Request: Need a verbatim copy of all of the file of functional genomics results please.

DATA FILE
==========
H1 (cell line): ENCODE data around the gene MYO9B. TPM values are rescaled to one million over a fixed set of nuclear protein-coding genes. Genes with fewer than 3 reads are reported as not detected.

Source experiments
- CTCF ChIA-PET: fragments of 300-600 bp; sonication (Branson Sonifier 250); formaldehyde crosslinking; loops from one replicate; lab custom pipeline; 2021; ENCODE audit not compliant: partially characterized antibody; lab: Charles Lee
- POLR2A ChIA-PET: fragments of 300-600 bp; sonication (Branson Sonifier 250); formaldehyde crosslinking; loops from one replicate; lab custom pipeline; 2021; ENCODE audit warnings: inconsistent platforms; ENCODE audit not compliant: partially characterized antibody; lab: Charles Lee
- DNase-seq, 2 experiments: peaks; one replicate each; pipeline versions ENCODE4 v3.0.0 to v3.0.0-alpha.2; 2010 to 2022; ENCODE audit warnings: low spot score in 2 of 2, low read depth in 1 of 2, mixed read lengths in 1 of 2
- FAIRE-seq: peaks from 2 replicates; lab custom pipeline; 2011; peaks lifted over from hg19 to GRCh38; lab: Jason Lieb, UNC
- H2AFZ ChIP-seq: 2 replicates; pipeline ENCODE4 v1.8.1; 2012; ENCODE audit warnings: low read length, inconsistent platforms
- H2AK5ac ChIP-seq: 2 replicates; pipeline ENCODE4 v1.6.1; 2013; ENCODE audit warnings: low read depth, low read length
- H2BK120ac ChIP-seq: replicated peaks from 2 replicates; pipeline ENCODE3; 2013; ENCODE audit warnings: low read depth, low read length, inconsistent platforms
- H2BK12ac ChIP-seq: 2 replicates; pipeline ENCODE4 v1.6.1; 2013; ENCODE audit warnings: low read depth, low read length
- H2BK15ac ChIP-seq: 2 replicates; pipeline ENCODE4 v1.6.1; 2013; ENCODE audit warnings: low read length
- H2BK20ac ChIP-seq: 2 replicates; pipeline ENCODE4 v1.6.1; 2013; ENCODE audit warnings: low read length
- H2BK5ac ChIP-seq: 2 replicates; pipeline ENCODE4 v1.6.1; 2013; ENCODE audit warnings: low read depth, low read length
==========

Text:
H1 (cell line): ENCODE data around the gene MYO9B. TPM values are rescaled to one million over a fixed set of nuclear protein-coding genes. Genes with fewer than 3 reads are reported as not detected.

Source experiments
- CTCF ChIA-PET: fragments of 300-600 bp; sonication (Branson Sonifier 250); formaldehyde crosslinking; loops from one replicate; lab custom pipeline; 2021; ENCODE audit not compliant: partially characterized antibody; lab: Charles Lee
- POLR2A ChIA-PET: fragments of 300-600 bp; sonication (Branson Sonifier 250); formaldehyde crosslinking; loops from one replicate; lab custom pipeline; 2021; ENCODE audit warnings: inconsistent platforms; ENCODE audit not compliant: partially characterized antibody; lab: Charles Lee
- DNase-seq, 2 experiments: peaks; one replicate each; pipeline versions ENCODE4 v3.0.0 to v3.0.0-alpha.2; 2010 to 2022; ENCODE audit warnings: low spot score in 2 of 2, low read depth in 1 of 2, mixed read lengths in 1 of 2
- FAIRE-seq: peaks from 2 replicates; lab custom pipeline; 2011; peaks lifted over from hg19 to GRCh38; lab: Jason Lieb, UNC
- H2AFZ ChIP-seq: 2 replicates; pipeline ENCODE4 v1.8.1; 2012; ENCODE audit warnings: low read length, inconsistent platforms
- H2AK5ac ChIP-seq: 2 replicates; pipeline ENCODE4 v1.6.1; 2013; ENCODE audit warnings: low read depth, low read length
- H2BK120ac ChIP-seq: replicated peaks from 2 replicates; pipeline ENCODE3; 2013; ENCODE audit warnings: low read depth, low read length, inconsistent platforms
- H2BK12ac ChIP-seq: 2 replicates; pipeline ENCODE4 v1.6.1; 2013; ENCODE audit warnings: low read depth, low read length
- H2BK15ac ChIP-seq: 2 replicates; pipeline ENCODE4 v1.6.1; 2013; ENCODE audit warnings: low read length
- H2BK20ac ChIP-seq: 2 replicates; pipeline ENCODE4 v1.6.1; 2013; ENCODE audit warnings: low read length
- H2BK5ac ChIP-seq: 2 replicates; pipeline ENCODE4 v1.6.1; 2013; ENCODE audit warnings: low read depth, low read length